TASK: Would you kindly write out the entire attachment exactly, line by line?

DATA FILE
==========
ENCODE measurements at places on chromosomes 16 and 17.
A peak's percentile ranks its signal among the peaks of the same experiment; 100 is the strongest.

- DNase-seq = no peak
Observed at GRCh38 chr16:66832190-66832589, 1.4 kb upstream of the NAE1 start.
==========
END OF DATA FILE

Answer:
ENCODE measurements at places on chromosomes 16 and 17.
A peak's percentile ranks its signal among the peaks of the same experiment; 100 is the strongest.

- DNase-seq = no peak
Observed at GRCh38 chr16:66832190-66832589, 1.4 kb upstream of the NAE1 start.